On 22 April 1993, Stephen Lawrence was stabbed to death at a bus stop in South London in an unprovoked racist attack. The police were heavily criticised for their investigation and, after years of campaigning by Stephen’s parents, a judicial inquiry was initiated in July 1997 and led by Sir William Macpherson.
This work culminated in The Macpherson Report, published on 24 February 1999, which found that the police investigation into Stephen Lawrence’s murder was “marred by a combination of professional incompetence, institutional racism and a failure of leadership by senior officers.” Sir William Macpherson made 70 recommendations aimed at the elimination of racist prejudice and disadvantage.
While the report focused on policing, it had profound consequences for anti-discrimination laws and helped to popularise a concept of racism that was not driven by personal attitudes or behaviour but produced through systematic patterns of injustice across the state and wider society.
The report defined institutional racism as “the collective failure of an organisation to provide an appropriate and professional service to people because of their colour, culture or ethnic origin. It can be seen or detected in processes, attitudes and behaviour which amount to discrimination through unwitting prejudice, ignorance, thoughtlessness and racist stereotyping which disadvantage minority ethnic people.”
It went on to call for an “unequivocal acceptance” of this problem and for it to be addressed “in full partnership with minority ethnic communities,” saying it was “incumbent on every institution to examine their policies and the outcome of their policies and practices to guard against disadvantaging any section of our communities.”
But the acceptance was far from unequivocal. David Blunkett, then Labour Home Secretary, described the notion of institutional racism as “missing the point,” arguing instead the vacuous line that “it was people who made the difference.” Predictably, many right-wing journalists followed, seeing this as an opportunity to attack ‘political correctness.’
For others, the concept of institutional racism was stripped away from the Stephen Lawrence story. With papers like the Daily Mail (‘Historic Race Relations Revolution’) and The Sun (‘Racists Won’t Win’) embracing the cause, but continuing to incite racism in their columns, his murder came to define a certain kind of overt racism – violent, visceral and indefensible. The hatred it symbolised was easy to mobilise against.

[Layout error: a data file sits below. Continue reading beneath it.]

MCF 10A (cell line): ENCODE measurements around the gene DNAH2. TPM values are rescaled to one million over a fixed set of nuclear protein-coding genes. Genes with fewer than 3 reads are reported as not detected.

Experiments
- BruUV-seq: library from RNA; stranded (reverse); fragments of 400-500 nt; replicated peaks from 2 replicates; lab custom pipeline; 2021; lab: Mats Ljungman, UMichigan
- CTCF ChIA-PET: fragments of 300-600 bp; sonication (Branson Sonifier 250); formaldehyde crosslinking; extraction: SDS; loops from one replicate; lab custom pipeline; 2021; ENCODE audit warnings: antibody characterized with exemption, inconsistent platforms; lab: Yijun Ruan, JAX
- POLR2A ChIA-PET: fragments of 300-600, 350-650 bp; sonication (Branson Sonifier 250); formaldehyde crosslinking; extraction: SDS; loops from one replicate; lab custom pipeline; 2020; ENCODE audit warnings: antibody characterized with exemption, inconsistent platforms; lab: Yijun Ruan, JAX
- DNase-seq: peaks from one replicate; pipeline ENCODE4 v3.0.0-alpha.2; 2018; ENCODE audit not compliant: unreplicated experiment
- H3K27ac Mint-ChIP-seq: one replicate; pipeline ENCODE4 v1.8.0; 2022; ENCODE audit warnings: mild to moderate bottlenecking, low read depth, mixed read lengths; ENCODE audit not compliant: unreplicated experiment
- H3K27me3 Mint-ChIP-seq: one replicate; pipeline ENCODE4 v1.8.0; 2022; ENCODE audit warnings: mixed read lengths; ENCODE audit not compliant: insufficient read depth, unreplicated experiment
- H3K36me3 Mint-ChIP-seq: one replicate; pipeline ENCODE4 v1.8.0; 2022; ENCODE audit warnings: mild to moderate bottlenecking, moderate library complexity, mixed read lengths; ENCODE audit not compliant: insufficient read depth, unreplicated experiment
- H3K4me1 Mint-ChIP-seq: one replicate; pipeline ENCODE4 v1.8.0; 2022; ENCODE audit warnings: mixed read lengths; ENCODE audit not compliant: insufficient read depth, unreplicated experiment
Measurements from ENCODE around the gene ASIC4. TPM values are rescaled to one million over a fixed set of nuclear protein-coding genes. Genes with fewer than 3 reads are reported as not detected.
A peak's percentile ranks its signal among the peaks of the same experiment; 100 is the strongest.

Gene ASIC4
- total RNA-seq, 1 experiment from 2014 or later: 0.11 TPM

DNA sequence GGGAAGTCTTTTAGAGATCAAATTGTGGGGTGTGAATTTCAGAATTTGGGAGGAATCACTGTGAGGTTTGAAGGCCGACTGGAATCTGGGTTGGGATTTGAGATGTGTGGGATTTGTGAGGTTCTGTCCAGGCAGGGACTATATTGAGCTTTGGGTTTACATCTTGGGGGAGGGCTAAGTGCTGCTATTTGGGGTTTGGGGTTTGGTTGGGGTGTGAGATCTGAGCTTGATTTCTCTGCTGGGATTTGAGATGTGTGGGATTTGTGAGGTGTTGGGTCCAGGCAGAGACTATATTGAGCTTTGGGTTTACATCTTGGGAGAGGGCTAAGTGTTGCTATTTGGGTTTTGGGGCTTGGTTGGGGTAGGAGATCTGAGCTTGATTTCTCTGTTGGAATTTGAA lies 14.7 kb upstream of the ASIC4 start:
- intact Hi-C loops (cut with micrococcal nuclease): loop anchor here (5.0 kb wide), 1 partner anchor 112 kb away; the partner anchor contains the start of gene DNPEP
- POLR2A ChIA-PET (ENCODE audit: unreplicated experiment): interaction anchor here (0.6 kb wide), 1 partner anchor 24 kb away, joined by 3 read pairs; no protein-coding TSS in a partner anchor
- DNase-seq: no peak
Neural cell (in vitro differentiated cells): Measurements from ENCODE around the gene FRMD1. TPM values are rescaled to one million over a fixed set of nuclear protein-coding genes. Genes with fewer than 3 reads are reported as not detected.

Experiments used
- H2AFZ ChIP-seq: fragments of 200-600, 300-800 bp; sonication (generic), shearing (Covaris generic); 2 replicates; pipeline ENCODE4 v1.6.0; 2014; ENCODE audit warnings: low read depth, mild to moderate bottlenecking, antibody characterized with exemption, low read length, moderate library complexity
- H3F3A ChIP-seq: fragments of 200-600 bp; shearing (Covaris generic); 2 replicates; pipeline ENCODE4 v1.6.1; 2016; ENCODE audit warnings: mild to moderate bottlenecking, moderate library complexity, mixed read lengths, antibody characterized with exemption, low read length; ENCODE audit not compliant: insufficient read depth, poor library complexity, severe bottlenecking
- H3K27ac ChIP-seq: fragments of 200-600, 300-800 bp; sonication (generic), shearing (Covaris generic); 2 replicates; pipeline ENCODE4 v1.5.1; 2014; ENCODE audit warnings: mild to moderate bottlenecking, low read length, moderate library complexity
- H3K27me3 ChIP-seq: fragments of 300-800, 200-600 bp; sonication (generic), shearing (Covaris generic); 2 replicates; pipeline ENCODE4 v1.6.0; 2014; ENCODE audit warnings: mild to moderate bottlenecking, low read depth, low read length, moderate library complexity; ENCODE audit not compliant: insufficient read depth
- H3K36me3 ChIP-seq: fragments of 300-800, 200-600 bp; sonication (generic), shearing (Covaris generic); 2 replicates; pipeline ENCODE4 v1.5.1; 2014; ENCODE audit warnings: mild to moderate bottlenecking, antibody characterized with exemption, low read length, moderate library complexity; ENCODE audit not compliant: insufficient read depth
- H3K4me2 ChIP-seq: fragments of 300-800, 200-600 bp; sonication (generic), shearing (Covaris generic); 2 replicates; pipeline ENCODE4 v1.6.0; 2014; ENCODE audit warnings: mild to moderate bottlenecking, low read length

Tackling institutional racism was always going to be a more complicated task. It requires us to see past obvious displays of injustice and explore more disguised systems that perpetuate racist disadvantage. It necessitates a re-examination of social policies in light of racism that is rooted in the systematic discrimination of ethnic minorities in the labour market, in housing, in accessing health services, in education and across our society.
Manifestations of racial violence aren’t limited to acts such as the murder of Stephen Lawrence, but exist also in state actors that reproduce statistical disparity in crime, school exclusion or unemployment rates among black teens. These facets of discrimination are different, but they function as two heads of the same beast.
Stephen Lawrence’s murder had wide-reaching consequences for how we perceive racism, both legally and socially. Perhaps the most quoted aspect of the report is the principle that “a racist incident is any incident which is perceived to be racist by the victim.” The aim of this was to place onus on organisations to investigate all allegations of racism, to shift the burden of proof to make cases harder to dismiss.
This has often been misunderstood to equate allegation with conclusion. The implication, its critics say, is to posit that if something feels racist it must be racist. Undoubtedly, the power of institutional racism has been diluted by these kinds of individualisation, which have in turn been facilitated by a shift towards personal identities as the locus of political analysis rather than the need to address social structures of power and exploitation.
But this is not the approach we are called to take from Stephen Lawrence’s murder — or the brave report which followed it. The demand should be nothing less than the transformation of state, economy and society. First, to eradicate all barriers to opportunity and security for minority communities, and then to provide the material basis for their full human flourishing.
Today marks the inaugural Stephen Lawrence Day, paying tribute to Stephen, Dame Doreen Lawrence, Neville Lawrence and their wider family. We should remember their campaigning over many years, and the lessons it taught us about justice. It is also the 20th anniversary of the Macpherson Report. In a Britain where the Windrush scandal is still possible, its call for “radical thinking and sustained action” to combat institutional racism is as relevant today as it has ever been.